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United States v. Alcantara

United States District Court, D. Nevada

July 2, 2018

ANDERSON ALCANTARA, et al., Defendants.

          ORDER (ECF NOS. 256, 257, 264, 270)


         This matter is before the court on defendant Anderson Alcantara's Motion to Compel (ECF No. 256), filed April 16, 2018, and the government's sealed response (ECF No. 306), filed May 29, 2018, as well as joinders by defendants Francisco Filho (ECF No. 257), filed April 18, 2018, Bruno Correia (ECF No. 264), filed April 24, 2018, and Andre Rodrigues (ECF No. 270), filed April 25, 2018. Alcantara did not file a reply.

         I. BACKGROUND

         Numerous Brazilian nationals are alleged to have conspired to commit credit card fraud throughout the United States. The group's fraud activities took place over several years and were conducted by shifting assortments of members of the group. On January 3, 2017, a grand jury returned an indictment charging Alcantara with numerous crimes.[1]

         Alcantara moves for the disclosure of the identity of the four confidential informants noted in the discovery, and requests that they be made available for interview or use as a witness. He argues that their identities and availability are necessary to allow him to prove his defense, which is that his actions were not a “conspiracy” but rather were acts among multiple individual actors committing similar offenses. To challenge the existence of the alleged conspiracy, Alcantara therefore needs access to the confidential informants.

         The government responds that there are only three confidential human sources (“CHS”), which it refers to as CHS #1, CHS #2, and CHS #3. Alcantara already knows their identities, and substantial discovery has been produced which provides their potential testimony. The government asserts the privileged nature of information about the informants, including their whereabouts, for the following reasons. Eight of Alcantara's codefendants are at-large. All of them are aware of the indictment and this pending case, and all therefore have a reason to resent the informants. Some of the defendants have been disseminating information about the informants to others in Brazil. Some of the defendants have been actively dissuading others from cooperating with the government. Codefendant Rodrigues has a history of violent crime, including shooting a police officer with a firearm in Fortaleza, Brazil. His criminal history from Brazil reflects a homicide-related case and investigation. At-large codefendant Bruno Dos Santos has an open March 2017 homicide investigation in Brazil. Accordingly, the government asserts its privilege of confidentiality absent a showing of a need to obtain information about the informants, and argues that the need to protect the informants outweighs defendants' need for access.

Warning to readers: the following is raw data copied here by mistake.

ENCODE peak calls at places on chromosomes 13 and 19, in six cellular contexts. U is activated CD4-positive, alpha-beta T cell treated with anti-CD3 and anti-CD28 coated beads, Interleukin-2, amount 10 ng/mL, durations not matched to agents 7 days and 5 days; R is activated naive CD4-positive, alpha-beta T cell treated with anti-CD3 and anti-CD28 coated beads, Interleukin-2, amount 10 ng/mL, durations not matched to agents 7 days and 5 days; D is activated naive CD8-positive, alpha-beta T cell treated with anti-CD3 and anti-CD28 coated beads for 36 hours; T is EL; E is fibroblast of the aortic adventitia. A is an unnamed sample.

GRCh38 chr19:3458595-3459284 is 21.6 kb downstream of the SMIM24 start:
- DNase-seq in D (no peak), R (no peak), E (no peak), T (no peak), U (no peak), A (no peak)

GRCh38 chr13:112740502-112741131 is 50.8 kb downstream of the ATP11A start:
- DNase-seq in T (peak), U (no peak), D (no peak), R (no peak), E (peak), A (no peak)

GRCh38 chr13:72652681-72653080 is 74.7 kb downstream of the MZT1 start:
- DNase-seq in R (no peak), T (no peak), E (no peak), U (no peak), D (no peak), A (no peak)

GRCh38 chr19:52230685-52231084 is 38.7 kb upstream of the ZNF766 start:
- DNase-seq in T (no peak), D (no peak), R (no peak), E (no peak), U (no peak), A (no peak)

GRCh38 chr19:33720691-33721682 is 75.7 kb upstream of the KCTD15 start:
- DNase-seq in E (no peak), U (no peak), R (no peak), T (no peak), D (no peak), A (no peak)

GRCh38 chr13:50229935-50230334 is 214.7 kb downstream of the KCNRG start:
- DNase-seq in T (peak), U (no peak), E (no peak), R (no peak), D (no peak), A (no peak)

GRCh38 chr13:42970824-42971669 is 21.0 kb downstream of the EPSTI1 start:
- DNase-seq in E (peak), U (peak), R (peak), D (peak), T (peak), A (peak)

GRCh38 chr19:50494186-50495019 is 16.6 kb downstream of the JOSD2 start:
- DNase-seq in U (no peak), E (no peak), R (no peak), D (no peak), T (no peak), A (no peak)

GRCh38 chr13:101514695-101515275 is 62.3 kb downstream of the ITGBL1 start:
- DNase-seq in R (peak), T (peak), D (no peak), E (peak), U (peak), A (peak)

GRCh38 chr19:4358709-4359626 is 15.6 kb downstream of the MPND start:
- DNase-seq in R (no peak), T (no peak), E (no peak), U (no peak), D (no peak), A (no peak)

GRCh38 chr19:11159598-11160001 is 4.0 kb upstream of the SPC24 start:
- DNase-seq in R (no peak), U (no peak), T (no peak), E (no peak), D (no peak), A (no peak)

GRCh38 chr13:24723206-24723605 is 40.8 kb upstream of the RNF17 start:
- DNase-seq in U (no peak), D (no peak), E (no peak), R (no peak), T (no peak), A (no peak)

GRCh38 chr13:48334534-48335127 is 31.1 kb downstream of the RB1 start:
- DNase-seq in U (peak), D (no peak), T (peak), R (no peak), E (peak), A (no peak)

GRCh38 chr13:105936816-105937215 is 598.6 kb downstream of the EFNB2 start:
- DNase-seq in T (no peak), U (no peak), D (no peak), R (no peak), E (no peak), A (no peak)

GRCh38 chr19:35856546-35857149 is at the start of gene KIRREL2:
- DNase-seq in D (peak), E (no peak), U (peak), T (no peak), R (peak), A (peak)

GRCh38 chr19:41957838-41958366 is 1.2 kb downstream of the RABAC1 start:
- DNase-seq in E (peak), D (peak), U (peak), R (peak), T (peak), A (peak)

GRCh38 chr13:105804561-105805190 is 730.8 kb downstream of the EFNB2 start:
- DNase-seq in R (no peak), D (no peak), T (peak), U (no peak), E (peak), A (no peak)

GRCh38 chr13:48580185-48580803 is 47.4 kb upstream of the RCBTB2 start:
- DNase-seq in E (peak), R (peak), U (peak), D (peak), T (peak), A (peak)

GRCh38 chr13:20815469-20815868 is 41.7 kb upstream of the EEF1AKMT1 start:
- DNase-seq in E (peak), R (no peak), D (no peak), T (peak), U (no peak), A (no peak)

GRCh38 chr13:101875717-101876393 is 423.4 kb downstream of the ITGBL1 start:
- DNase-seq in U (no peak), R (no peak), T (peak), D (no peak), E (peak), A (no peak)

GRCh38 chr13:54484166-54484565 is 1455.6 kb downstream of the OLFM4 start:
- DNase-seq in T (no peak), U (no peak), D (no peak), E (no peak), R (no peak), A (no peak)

In Roviaro v. United States, 353 U.S. 53 (1957), the United States Supreme Court recognized the government's privilege to withhold the identity of an informant. This privilege is based on dual interests of promoting the public interest in individuals coming forward to assist law enforcement and protecting the safety and security of those individuals. The Supreme Court also recognized that an informant's identity should be revealed whenever it would be “relevant and helpful” to an accused's defense or “essential to a fair determination of a cause.” Id. at 60- 61. “[D]etermining whether to reveal an informant's identity requires balancing the needs of law enforcement against the individual's interest in having a fair trial.” United States v. Rawlinson, 487 F.2d 5, 7 (9th Cir. 1973). Whether disclosure is warranted is a fact-sensitive, case-by-case inquiry. Id.